Movies based on true stories always carry another level of intrigue. We go in expecting to learn something. But sometimes all we learn is that Hollywood has butchered history. And it’s happened in some of your favorite films.
Think you know the real stories that inspired these movies? Prepare to be shocked by the liberties that have been taken, even in some of the classics.
Here are some of the very worst offenders.
If there’s a constant in American war films, it’s this: America usually gets the glory. Oftentimes, that’s well justified. Who wants to see the Germans or Japanese portrayed with any sympathy in World War II?
But that doesn’t mean we need to be stealing the Allies’ accomplishments.
That’s exactly what happens in U-571. The film credits the U.S. Navy with capturing the first Enigma machine, which the Germans used to send coded messages. This was a British operation, not an American one. It also occurred months before the U.S. even entered the fight.
Tony Blair called the movie “an affront” to the British sailors who fought. Oof.
Shakespeare in Love
Historians consider Shakespeare’s life to have been rather dull—what’s known about it, anyway. But that didn’t stop Hollywood from turning it into a movie.
In the film, Joseph Fiennes’s “Will Shakespeare” has a passionate affair with Gwyneth Paltrow’s Viola. It gives him inspiration. And it probably never happened.
The inspiration to write his most famous sonnet, Shall I compare Thee to a Summer’s Day? came more likely from an affair he’d had with Christopher Marlowe, not Viola.
Shakespeare also knew the tragic ending to Romeo and Juliet; it was an existing story he’d adapted. He certainly didn’t struggle to figure it out as he went.
Gangs of New York
Like any passion project, it took Martin Scorcese many years to get Gangs of New York off the ground. The result was an Oscar-nominated epic that alerted the world to Daniel Day-Lewis’s transformative superpowers.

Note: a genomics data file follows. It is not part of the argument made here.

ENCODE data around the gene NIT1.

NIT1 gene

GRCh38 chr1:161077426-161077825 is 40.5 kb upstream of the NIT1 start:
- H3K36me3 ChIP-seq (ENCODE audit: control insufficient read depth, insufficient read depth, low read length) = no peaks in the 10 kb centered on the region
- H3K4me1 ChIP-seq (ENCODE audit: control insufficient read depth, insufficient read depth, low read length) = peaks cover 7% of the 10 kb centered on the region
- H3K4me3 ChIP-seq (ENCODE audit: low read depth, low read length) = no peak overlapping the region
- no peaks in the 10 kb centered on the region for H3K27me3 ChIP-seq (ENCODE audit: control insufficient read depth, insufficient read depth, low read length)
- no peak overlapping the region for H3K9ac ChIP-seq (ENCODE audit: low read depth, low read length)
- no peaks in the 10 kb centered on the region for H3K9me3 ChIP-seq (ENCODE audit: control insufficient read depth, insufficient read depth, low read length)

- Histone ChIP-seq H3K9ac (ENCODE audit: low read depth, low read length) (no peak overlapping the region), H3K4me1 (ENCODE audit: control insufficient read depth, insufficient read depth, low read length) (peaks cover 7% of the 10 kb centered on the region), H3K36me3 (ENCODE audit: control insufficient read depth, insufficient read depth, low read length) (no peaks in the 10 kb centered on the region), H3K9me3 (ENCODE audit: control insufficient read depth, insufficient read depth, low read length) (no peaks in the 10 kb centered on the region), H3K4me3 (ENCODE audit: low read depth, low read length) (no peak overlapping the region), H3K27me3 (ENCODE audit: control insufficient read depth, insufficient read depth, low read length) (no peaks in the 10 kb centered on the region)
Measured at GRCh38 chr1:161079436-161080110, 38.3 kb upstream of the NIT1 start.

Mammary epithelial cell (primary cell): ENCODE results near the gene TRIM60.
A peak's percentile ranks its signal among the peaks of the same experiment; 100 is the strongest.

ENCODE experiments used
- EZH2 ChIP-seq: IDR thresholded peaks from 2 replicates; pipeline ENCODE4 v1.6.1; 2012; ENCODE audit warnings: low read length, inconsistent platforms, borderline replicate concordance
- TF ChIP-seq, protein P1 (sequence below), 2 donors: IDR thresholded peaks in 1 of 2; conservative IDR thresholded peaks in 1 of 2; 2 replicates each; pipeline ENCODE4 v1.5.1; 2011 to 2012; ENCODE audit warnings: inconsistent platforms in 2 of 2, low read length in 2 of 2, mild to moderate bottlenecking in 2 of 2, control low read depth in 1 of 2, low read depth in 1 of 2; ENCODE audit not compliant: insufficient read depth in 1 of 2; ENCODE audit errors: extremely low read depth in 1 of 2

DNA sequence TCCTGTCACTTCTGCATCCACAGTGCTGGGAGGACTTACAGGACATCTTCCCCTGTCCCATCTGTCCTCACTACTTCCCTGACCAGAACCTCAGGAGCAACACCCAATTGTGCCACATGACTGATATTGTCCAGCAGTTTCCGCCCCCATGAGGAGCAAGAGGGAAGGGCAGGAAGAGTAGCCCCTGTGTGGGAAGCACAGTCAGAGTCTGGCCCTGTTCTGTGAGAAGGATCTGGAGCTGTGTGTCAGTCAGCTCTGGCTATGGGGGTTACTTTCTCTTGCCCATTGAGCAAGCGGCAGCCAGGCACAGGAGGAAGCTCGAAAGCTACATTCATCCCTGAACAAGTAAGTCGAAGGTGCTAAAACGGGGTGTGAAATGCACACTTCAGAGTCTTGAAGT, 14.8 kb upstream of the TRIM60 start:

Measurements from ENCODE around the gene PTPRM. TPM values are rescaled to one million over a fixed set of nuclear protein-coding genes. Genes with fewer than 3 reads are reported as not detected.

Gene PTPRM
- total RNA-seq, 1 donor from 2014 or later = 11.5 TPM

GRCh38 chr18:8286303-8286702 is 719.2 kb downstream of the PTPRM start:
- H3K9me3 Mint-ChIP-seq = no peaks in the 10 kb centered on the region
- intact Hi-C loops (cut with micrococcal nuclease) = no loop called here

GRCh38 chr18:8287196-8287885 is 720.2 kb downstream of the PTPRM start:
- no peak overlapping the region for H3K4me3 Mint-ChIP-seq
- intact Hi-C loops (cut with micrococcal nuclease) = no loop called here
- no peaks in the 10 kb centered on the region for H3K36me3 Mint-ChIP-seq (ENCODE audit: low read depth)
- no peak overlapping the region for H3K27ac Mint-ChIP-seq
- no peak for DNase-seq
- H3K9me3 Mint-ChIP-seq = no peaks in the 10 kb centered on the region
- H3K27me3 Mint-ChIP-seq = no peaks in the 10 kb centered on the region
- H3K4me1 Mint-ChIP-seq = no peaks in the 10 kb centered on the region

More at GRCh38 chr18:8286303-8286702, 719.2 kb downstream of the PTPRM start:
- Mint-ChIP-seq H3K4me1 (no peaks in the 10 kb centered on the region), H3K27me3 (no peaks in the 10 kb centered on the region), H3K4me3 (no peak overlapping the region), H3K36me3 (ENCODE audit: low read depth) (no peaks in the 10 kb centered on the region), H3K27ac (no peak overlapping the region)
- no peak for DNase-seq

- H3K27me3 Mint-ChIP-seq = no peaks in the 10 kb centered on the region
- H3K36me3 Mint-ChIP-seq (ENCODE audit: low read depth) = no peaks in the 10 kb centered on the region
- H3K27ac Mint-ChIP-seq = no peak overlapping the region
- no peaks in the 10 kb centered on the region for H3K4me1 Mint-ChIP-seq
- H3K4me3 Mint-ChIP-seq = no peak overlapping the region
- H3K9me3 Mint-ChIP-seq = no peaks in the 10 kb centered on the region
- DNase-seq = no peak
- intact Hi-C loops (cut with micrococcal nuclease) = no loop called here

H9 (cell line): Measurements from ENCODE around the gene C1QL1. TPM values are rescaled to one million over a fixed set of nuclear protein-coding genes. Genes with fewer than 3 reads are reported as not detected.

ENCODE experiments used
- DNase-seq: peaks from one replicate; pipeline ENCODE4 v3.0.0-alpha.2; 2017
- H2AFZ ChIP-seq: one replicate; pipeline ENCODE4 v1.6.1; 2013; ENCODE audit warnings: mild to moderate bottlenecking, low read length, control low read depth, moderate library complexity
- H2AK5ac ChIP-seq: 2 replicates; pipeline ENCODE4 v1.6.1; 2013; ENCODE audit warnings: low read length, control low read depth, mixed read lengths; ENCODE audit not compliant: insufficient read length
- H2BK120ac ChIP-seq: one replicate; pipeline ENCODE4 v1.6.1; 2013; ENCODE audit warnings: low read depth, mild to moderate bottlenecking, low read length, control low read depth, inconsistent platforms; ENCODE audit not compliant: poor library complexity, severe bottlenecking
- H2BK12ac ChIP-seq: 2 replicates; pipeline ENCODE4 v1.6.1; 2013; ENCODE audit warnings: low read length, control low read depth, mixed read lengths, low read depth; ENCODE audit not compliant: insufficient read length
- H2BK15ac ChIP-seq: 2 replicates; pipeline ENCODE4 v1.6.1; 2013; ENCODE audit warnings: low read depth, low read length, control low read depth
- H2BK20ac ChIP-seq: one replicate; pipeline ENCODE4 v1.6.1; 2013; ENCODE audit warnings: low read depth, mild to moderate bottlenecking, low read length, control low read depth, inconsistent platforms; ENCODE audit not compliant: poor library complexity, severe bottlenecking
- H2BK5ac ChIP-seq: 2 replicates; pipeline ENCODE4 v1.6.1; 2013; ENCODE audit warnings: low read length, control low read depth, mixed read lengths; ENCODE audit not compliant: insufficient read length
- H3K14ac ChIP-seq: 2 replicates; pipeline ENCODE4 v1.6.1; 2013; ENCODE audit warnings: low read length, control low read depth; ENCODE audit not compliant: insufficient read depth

But its central story? All fiction.
While William “Bill the Butcher” Cutting is a composite of two historical figures, neither was the target of a revenge plot forged by the son of a man he’d killed years earlier.
The film’s primary gangs—Leonardo DiCaprio’s “Dead Rabbits” and Day-Lewis’s “Natives”—did exist. Did they ever battle over the Five Points turf? Nope. Irish immigrants had control of that. Facts, shmacks!
Argo is funny, tense, and exciting. The 2012 Best Picture winner established Ben Affleck as a directorial force in Hollywood.
As a piece of history, the film about a phony movie crew trying to escape Iran, is rather phony itself.
Those closest to the conflict agree that Canada, not the U.S., contributed to the vast majority of the extraction plan. We don’t see that in the movie.
The edge-of-your-seat suspense? That was all fiction. Said Mark Lijek (one of the six Americans rescued): “While the movie presents myriad dramatic complications and last-minute twists and turns, the plan actually went off without a hitch.”
They Died With Their Boots On